The Visual Display of (In)equality

Inequality is a hot topic in the media right now, and I’ve seen it come up again and again in social science courses, particularly those with a strong sociology or economics presence. You’ll notice a handful of inequality visualisations in the database – see Wealth Inequality (charts), Wealth Inequality in America (animated explainer video) and the World Inequality Database on Education (interactive).

I try to avoid placing too many US-centric visualisations in the database, as this site is primarily for the use of UK teachers, but I think we can learn something from a lot of the visualisations that are out there, covering American, global and city-specific inequality indicators.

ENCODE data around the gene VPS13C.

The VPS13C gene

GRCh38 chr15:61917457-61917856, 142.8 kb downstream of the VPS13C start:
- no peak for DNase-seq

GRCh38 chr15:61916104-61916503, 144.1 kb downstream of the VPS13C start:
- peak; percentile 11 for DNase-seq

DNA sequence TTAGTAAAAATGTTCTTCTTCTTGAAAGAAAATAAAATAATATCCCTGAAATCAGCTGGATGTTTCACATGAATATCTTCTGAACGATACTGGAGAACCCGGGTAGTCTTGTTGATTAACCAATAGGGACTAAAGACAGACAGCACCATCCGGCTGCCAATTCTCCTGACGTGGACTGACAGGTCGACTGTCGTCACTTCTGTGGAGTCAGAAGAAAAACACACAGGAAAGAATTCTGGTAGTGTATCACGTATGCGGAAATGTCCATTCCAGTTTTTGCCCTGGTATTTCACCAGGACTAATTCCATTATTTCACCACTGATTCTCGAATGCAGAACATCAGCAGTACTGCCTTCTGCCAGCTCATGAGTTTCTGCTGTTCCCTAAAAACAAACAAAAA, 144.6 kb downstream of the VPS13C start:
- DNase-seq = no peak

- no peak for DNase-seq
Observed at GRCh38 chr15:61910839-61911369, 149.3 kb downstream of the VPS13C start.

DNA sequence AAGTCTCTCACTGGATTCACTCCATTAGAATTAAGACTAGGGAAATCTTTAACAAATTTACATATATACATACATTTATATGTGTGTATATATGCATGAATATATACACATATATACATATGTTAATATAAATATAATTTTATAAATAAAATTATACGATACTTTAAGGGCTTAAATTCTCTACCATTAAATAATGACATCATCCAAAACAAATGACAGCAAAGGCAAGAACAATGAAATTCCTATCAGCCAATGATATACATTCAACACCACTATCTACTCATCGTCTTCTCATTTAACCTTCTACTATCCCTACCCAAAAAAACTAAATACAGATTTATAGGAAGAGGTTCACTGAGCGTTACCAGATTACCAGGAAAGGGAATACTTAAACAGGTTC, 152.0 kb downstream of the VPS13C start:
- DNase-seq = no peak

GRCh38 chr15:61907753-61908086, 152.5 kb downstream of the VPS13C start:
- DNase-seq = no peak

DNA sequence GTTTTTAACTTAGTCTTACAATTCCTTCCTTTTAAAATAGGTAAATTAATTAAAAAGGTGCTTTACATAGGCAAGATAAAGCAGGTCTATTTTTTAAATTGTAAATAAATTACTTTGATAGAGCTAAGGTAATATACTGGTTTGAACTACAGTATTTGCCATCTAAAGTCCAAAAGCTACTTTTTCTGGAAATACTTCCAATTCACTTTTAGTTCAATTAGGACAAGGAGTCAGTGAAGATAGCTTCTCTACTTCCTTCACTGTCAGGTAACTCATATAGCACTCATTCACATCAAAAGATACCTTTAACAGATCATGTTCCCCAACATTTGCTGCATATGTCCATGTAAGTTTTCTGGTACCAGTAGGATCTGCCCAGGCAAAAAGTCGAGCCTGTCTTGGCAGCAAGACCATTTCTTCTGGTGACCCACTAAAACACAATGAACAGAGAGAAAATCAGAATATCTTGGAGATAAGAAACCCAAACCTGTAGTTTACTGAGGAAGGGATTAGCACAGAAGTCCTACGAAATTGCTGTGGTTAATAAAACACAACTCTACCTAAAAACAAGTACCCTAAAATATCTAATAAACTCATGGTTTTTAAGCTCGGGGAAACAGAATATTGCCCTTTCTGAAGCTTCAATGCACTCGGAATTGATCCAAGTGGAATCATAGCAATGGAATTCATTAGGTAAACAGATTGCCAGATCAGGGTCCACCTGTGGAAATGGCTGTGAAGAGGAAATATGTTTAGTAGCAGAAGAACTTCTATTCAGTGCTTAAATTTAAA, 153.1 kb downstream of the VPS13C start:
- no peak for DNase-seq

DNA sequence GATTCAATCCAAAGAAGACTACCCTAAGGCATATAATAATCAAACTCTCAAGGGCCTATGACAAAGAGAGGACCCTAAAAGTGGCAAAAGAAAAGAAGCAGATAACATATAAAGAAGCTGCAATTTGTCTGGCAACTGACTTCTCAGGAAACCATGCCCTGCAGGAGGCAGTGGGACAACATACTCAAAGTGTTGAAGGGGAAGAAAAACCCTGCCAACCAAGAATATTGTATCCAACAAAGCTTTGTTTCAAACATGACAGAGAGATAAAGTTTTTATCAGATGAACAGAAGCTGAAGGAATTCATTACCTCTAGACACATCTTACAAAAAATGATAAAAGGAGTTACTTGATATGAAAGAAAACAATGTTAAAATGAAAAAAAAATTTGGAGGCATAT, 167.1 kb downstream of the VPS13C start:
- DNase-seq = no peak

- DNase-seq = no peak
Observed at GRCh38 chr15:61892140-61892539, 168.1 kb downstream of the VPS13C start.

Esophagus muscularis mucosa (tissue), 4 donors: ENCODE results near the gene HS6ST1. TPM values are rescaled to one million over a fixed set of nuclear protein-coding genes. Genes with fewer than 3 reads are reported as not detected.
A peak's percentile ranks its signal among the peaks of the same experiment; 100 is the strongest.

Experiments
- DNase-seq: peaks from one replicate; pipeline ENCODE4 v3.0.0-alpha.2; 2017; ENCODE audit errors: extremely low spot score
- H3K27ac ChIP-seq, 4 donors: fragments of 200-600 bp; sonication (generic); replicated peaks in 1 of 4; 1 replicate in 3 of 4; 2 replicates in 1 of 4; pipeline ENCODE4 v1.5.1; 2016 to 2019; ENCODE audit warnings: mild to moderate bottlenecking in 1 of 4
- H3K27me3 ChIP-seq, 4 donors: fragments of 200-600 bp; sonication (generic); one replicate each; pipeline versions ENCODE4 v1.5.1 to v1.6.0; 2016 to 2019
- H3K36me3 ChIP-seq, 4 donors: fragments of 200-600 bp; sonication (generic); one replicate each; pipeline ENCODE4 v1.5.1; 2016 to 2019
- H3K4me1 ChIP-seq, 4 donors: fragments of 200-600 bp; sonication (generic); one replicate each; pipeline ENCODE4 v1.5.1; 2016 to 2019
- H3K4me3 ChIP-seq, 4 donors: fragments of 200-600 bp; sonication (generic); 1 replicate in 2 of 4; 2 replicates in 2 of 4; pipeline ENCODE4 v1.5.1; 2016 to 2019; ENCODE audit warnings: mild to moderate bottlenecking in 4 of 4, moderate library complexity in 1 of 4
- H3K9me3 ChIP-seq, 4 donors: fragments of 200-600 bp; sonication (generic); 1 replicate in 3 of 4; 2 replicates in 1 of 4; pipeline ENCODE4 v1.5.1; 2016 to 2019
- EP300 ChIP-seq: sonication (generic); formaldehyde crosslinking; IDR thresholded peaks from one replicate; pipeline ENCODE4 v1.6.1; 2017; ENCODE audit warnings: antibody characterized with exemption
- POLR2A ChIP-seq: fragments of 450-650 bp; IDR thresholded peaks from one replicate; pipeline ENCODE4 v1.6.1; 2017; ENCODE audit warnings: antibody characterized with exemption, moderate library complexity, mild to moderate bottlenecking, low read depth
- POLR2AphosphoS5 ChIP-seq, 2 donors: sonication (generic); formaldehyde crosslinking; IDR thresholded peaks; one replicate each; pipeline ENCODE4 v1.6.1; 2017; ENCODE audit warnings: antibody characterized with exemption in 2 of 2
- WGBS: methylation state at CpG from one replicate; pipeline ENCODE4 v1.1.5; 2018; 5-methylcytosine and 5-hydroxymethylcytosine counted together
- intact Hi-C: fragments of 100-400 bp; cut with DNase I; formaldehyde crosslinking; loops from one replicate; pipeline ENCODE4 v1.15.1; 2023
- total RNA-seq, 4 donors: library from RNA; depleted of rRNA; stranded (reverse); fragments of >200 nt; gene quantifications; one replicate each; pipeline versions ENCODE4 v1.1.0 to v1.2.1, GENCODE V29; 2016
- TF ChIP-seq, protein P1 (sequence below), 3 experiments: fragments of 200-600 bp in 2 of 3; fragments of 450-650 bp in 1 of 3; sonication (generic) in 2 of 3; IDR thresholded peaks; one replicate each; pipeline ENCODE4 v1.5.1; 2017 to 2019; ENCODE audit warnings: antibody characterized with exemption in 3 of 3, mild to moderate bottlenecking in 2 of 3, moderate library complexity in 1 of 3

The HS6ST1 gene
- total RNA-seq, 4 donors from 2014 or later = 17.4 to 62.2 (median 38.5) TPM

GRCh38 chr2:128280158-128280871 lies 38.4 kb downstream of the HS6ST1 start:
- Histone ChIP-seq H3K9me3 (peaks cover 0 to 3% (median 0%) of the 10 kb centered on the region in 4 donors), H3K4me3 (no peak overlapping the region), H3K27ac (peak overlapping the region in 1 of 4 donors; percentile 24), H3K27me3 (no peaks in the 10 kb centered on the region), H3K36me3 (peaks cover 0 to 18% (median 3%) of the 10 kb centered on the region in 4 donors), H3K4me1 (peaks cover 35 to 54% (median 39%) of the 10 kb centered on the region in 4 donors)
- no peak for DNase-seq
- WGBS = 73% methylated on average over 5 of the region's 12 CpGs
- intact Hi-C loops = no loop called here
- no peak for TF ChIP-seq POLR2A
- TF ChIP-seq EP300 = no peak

The History of American Inequality


Source: The Washington Post

This one focuses specifically on America, and shows the changes in income inequality over time.

Gender Equality Indicators


Source: The World Bank

This one is a global view of gender inequality.

Inequality and New York’s Subway


Source: The New Yorker

This one has an interesting angle – it looks at lines on the New York subway, and traces income inequality across the distance of travel.

Lives on the Line


Source: Mapping London

This one is similar to the above, in that it focuses on the lengths of subway lines – here, in London, but this time, we’re looking at child poverty and life expectancy.

Have you seen any inequality data visualisations that I should add to this list? Let me know in the comments!

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